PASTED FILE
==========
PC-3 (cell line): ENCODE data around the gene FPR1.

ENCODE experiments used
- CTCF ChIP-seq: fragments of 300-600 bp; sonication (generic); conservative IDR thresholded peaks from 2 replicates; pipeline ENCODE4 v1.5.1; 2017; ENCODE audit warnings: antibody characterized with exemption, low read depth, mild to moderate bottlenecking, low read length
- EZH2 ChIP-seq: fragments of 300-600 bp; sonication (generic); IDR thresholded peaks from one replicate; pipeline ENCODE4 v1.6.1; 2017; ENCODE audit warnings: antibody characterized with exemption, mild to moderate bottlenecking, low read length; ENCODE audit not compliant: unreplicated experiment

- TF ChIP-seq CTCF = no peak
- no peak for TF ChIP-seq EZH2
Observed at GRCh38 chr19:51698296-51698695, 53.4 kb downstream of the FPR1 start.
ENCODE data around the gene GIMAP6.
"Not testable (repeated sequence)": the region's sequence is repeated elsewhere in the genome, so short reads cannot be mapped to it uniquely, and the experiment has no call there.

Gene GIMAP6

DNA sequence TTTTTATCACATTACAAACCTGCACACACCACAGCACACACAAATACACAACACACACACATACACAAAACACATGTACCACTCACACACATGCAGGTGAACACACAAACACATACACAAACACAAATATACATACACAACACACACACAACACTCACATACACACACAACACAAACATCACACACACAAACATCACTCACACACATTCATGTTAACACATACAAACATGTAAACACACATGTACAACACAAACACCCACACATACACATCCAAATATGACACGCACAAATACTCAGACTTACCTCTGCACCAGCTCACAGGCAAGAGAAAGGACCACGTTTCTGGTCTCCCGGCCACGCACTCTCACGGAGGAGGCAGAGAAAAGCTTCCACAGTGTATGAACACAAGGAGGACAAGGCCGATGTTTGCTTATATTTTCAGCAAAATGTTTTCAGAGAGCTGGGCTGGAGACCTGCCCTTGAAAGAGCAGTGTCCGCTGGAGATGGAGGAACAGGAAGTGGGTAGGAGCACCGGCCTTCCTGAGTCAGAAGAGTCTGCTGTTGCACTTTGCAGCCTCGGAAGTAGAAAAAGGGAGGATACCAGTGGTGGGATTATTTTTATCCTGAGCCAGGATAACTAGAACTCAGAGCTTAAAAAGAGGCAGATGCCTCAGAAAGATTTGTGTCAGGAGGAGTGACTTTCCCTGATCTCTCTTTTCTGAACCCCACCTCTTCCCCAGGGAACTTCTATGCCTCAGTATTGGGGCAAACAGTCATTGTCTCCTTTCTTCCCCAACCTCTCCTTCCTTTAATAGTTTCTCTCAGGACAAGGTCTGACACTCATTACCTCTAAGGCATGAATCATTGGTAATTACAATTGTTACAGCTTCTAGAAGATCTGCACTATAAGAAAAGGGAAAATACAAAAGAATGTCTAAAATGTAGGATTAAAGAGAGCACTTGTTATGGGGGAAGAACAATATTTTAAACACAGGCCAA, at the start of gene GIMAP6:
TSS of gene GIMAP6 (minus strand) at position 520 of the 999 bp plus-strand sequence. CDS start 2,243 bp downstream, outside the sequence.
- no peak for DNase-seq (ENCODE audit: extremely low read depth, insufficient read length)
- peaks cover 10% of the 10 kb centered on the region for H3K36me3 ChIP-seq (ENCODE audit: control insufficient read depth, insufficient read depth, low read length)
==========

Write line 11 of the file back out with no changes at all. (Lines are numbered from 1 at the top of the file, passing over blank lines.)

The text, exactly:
DNA sequence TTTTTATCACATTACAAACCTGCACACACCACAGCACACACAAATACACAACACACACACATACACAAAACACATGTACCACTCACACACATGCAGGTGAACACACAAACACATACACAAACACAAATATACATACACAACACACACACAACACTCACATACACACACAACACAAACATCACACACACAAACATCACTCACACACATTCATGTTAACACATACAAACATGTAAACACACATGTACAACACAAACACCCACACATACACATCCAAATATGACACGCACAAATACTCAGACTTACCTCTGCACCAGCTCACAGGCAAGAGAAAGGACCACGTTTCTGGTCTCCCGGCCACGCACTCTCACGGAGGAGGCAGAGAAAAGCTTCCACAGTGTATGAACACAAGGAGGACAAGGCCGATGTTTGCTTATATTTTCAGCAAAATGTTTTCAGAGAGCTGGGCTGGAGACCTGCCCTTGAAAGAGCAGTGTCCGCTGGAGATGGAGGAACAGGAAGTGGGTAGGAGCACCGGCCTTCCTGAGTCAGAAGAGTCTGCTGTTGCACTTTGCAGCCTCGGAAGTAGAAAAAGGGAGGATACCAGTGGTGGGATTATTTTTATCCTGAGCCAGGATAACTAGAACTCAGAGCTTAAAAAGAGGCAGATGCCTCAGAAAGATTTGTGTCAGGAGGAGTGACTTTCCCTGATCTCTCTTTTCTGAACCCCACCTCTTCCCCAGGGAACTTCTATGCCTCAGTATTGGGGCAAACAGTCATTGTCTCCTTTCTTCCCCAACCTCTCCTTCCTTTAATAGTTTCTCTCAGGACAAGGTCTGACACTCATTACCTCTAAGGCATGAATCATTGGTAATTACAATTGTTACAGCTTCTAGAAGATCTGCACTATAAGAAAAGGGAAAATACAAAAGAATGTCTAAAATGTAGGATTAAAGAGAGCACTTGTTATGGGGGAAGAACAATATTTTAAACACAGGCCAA, at the start of gene GIMAP6: